1.6 If you want to know more ...
Each If you want to know more … section of the course thematically presents additional material and resources on the topics included in that section of the course.
Understanding open practices and open educational resources
Explore different perspectives on openness in ‘Understanding OER in 10 videos’ playlist.created by the OER Research Hub or take a look at the
For a more detailed and systematic exploration of ‘openness’ Chapter Two, ‘What sort of open?’ of Martin Weller’s book The Battle for Open is highly recommended. You can download the book for free.
For an in-depth review of the open access movement, its motivations and impact, read this post from opensource.com. The article also highlights a 2012 book about open access by long-time advocate Peter Suber, and you can download a copy and find out more on the MIT press website. See also Peter Suber’s more recent reflections from 2013 in ‘Peter Suber on the state of open access: where are we, what still needs to be done?’
Read through the section on open access publishing and the selected resources in P2PU’s Open Research course or the Public Library of Science (PLOS) on open access. The Jisc is in the process of developing best practice advice for open access. Read ‘Unpicking the open access lock’ for suggestions focused on the HE sector. Creative Commons collates different examples of the impact of open licensing. See in particular examples of social justice.
Since 2011, the Open Government Partnership has co-ordinated the international effort to help ‘governments [be] more open, accountable and responsive to citizens’. As of April 2016, there were 69 members of the partnership, including the United Kingdom.
Since 2005, UK Research Councils have required recipients of funding to publish open access, stating that ‘Free and open access to the outputs of publicly funded research offers significant social and economic benefits as well as aiding the development of new research.’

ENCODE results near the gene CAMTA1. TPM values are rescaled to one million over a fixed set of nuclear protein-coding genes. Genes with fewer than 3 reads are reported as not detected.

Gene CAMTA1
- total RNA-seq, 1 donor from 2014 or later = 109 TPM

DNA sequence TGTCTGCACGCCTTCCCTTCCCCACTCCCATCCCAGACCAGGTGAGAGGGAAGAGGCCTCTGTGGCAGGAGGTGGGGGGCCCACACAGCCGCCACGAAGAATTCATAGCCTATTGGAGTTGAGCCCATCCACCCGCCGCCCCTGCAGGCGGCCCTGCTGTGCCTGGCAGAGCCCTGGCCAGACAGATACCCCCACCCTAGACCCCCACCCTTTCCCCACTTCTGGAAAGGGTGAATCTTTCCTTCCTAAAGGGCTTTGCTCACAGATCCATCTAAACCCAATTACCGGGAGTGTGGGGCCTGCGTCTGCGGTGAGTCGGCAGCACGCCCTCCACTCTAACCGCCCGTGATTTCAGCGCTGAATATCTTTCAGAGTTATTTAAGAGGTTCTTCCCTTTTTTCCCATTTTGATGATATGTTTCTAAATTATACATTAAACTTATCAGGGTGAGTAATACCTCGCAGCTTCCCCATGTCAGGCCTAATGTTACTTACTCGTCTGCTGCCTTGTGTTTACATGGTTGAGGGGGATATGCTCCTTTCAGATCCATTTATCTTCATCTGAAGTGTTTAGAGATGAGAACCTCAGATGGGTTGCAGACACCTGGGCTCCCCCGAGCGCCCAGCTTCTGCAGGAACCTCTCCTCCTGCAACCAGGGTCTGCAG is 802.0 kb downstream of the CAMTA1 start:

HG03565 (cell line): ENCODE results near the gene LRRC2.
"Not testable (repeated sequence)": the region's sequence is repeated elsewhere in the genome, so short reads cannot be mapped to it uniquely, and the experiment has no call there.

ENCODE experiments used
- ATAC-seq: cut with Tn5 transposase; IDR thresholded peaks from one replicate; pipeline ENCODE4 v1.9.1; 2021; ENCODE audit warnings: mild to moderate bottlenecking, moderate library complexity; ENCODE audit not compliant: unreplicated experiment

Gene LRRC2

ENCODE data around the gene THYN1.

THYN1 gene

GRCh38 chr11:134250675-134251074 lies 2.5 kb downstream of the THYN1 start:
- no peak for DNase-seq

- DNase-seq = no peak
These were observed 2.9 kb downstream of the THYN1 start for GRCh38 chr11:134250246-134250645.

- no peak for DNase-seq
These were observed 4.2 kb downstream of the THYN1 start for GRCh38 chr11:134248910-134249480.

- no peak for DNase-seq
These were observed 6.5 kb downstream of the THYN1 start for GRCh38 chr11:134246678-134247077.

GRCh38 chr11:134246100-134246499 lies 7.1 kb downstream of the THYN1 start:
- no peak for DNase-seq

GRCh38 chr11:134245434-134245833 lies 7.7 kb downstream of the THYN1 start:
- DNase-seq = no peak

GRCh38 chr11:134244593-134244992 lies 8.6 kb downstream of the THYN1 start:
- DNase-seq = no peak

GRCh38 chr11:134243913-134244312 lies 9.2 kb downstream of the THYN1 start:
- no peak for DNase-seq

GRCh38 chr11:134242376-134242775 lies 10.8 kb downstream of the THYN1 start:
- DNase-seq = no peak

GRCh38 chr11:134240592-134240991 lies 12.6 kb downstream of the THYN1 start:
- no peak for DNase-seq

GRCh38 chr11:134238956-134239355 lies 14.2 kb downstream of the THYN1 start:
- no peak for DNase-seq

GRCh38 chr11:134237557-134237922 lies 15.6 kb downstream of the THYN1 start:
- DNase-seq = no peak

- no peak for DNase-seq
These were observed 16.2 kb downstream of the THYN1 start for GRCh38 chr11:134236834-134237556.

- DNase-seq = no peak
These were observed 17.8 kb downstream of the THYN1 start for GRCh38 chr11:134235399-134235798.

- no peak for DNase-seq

In some countries, greater transparency has had a massive impact on reducing corruption (see ‘Why conduct research in the open?’). This has also helped in disaster situations, see ‘How open map data is helping save lives in Nepal’.
Open textbooks are the type of OER that have gained most traction in the United States due to the high cost of proprietary materials and the potential cost savings for students. Read more about the impact these are having across the USA in this opensource.com blog post: ‘How does your state use open educational resources?’.
In October 2015 it was announced that the Affordable College Textbook Act had been reintroduced for consideration by the United States Congress.
The OER Research Hub is an open research project examining the impact of OER on learning and teaching that shared its methodologies, data and tools in the open. This has enabled others, such as the ROER4D project, which investigates the impact of OER in the Global South, to review and reuse their approach (see ‘Question harmonisation process’); and other researchers to reuse their data (see Robert Schwer’s post ‘Data reports OER research hub’).
For a quick overview of open education and its benefits, read this overview from the Scholarly Publishing & Academic Resources Coalition (SPARC). You can also see how open education developed on the Open Knowledge Foundation’s (OKF’s) crowdsourced timeline of important events. The OKF has also produced the Open Education Handbook, an invaluable resource that covers many of the topics contained in this course.